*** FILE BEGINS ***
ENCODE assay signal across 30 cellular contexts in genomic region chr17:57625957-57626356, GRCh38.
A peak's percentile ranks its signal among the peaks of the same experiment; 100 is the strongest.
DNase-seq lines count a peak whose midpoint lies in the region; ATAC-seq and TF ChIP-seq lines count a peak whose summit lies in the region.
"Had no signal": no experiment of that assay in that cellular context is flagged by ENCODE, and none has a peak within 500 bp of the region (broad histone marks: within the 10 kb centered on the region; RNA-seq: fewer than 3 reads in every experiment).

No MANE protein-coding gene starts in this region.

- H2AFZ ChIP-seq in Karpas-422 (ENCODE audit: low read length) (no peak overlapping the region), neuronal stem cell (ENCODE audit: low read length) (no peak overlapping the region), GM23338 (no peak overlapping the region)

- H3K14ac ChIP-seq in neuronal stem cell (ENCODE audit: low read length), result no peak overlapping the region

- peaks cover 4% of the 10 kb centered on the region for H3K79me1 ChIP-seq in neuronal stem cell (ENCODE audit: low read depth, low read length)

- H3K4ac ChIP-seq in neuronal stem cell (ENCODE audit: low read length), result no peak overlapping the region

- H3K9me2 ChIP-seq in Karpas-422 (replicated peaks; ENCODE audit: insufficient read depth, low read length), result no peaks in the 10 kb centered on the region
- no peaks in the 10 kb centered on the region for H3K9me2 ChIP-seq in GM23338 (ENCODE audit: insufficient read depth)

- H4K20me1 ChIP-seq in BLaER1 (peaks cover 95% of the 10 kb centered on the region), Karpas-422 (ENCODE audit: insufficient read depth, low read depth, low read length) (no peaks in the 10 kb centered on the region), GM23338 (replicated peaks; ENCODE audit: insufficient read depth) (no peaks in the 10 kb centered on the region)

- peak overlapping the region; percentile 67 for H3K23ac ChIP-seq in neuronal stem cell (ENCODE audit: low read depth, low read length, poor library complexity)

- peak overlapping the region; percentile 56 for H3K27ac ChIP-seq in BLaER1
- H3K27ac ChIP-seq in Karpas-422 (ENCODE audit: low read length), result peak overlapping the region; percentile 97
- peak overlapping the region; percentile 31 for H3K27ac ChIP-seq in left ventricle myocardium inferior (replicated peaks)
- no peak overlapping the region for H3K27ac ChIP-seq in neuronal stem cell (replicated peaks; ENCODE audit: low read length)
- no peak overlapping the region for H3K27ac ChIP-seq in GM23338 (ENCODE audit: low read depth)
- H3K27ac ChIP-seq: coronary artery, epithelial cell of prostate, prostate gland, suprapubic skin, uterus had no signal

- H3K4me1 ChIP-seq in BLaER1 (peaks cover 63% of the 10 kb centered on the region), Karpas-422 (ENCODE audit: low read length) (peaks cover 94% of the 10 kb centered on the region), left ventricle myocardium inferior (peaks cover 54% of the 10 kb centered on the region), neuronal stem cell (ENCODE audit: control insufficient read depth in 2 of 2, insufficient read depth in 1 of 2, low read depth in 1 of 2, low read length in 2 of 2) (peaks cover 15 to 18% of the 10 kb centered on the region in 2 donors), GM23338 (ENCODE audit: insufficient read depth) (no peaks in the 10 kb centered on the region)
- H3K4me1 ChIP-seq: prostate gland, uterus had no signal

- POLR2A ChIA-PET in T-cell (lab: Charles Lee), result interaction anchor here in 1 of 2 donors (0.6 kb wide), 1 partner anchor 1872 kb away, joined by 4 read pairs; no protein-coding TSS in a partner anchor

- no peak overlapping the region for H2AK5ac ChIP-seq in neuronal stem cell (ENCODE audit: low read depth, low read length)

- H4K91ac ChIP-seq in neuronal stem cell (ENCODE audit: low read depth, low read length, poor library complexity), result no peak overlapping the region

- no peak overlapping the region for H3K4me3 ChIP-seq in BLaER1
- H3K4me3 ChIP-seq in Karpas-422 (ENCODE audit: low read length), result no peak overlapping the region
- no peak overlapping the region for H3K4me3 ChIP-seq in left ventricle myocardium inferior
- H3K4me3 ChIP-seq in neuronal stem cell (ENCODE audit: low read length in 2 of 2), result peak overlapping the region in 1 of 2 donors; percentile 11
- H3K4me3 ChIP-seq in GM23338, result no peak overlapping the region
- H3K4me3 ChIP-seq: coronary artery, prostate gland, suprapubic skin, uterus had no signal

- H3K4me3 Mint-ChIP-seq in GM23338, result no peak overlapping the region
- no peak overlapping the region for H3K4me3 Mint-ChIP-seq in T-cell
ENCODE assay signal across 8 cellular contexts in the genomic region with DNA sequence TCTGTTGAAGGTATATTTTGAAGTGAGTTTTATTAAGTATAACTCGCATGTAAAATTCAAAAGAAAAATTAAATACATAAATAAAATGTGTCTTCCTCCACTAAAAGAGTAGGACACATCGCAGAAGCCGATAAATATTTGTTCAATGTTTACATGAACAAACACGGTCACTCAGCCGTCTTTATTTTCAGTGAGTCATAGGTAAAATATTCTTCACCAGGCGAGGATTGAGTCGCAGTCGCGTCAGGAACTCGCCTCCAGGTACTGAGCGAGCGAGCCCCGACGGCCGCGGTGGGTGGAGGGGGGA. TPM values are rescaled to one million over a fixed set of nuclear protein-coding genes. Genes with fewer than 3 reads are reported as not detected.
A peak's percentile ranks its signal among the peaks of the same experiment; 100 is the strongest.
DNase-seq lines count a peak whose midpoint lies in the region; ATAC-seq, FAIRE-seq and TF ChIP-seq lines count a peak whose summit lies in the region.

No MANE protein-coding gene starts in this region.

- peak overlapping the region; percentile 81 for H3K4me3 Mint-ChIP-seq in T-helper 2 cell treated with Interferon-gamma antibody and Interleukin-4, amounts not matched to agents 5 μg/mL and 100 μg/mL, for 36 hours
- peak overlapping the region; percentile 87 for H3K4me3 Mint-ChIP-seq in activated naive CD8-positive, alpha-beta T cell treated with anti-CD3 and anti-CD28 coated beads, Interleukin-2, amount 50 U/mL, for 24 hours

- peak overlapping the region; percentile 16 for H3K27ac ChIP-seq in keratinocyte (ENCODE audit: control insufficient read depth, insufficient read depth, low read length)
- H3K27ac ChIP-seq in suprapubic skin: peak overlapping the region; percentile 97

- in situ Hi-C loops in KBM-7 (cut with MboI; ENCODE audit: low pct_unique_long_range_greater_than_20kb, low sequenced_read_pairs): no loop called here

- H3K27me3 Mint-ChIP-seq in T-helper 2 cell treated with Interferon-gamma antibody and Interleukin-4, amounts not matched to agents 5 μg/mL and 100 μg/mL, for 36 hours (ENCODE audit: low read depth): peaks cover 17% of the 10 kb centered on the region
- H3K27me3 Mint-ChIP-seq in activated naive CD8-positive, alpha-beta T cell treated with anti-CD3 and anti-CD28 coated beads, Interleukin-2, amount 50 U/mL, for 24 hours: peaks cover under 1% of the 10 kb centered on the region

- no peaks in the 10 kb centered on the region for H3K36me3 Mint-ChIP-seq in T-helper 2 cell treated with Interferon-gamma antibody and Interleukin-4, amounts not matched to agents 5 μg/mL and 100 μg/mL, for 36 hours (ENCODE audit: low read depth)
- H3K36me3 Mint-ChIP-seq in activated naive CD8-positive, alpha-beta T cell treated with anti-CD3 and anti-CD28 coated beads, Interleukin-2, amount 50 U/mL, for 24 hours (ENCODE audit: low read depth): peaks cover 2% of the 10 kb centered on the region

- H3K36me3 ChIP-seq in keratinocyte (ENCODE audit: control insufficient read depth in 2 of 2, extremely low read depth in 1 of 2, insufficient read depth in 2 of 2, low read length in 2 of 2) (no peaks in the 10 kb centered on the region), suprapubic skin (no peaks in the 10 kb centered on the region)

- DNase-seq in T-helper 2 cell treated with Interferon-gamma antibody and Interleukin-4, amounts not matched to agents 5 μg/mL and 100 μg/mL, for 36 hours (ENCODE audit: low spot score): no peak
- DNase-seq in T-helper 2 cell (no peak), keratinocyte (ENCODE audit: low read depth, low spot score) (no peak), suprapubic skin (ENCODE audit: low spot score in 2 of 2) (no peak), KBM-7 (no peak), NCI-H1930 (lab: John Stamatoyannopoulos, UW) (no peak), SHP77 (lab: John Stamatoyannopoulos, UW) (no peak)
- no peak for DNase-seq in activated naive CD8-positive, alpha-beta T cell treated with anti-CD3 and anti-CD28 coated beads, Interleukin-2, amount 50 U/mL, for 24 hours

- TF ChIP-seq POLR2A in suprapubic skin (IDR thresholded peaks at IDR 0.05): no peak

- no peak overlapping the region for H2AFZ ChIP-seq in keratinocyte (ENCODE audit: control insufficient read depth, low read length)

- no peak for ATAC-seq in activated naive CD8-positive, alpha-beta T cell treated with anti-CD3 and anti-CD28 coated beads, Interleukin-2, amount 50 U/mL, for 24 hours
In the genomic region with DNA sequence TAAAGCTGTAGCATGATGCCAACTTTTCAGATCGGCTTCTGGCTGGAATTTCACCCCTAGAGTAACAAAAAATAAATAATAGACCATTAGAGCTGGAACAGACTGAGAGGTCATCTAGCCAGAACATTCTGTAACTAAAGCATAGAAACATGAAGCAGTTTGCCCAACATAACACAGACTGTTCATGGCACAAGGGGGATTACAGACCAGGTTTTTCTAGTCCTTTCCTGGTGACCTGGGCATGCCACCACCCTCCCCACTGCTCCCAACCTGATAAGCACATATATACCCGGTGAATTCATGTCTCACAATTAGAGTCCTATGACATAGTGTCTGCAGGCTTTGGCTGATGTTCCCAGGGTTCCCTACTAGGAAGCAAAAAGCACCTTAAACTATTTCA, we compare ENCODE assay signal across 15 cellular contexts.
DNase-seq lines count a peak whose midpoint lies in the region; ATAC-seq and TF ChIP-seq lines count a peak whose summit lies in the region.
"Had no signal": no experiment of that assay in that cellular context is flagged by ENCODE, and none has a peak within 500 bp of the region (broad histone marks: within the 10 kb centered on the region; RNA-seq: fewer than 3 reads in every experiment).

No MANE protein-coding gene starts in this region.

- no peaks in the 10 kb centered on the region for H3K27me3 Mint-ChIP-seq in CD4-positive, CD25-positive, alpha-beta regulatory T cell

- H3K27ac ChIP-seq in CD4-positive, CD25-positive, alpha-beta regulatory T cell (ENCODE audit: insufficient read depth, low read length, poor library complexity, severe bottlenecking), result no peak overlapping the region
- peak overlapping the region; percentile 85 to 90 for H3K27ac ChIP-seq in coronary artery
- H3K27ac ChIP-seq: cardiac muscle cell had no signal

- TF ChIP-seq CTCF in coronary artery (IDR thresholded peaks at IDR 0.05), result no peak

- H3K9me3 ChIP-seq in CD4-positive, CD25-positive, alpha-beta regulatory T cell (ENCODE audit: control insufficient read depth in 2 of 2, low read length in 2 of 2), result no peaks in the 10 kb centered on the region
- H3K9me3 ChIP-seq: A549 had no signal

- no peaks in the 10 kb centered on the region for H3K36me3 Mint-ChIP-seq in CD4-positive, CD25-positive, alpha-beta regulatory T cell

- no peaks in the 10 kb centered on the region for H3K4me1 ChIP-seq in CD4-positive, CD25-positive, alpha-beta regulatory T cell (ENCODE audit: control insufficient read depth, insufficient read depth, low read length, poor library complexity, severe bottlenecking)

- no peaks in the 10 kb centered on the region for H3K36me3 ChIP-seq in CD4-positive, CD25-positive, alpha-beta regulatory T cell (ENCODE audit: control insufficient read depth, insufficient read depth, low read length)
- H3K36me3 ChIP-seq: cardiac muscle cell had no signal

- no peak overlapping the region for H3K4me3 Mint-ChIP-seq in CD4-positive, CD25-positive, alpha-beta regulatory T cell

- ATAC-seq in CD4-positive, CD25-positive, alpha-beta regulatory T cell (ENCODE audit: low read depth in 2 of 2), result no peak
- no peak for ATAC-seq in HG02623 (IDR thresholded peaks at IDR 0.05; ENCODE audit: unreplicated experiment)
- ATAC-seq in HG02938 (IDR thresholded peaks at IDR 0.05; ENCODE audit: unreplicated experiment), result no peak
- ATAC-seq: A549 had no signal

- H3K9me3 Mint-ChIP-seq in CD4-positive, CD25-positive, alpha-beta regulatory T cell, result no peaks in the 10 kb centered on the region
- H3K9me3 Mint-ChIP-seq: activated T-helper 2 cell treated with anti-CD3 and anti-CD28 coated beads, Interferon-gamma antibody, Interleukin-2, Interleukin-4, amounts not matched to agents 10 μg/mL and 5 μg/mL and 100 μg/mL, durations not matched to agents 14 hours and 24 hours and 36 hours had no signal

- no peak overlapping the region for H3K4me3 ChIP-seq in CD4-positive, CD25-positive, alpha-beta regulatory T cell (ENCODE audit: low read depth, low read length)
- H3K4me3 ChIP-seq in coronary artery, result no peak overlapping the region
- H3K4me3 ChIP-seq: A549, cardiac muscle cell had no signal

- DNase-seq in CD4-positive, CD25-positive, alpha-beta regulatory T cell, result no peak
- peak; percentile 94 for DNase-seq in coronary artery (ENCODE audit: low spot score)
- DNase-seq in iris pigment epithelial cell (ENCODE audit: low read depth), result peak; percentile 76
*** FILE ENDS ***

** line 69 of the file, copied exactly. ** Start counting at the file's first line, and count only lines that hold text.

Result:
- ATAC-seq in CD4-positive, CD25-positive, alpha-beta regulatory T cell (ENCODE audit: low read depth in 2 of 2), result no peak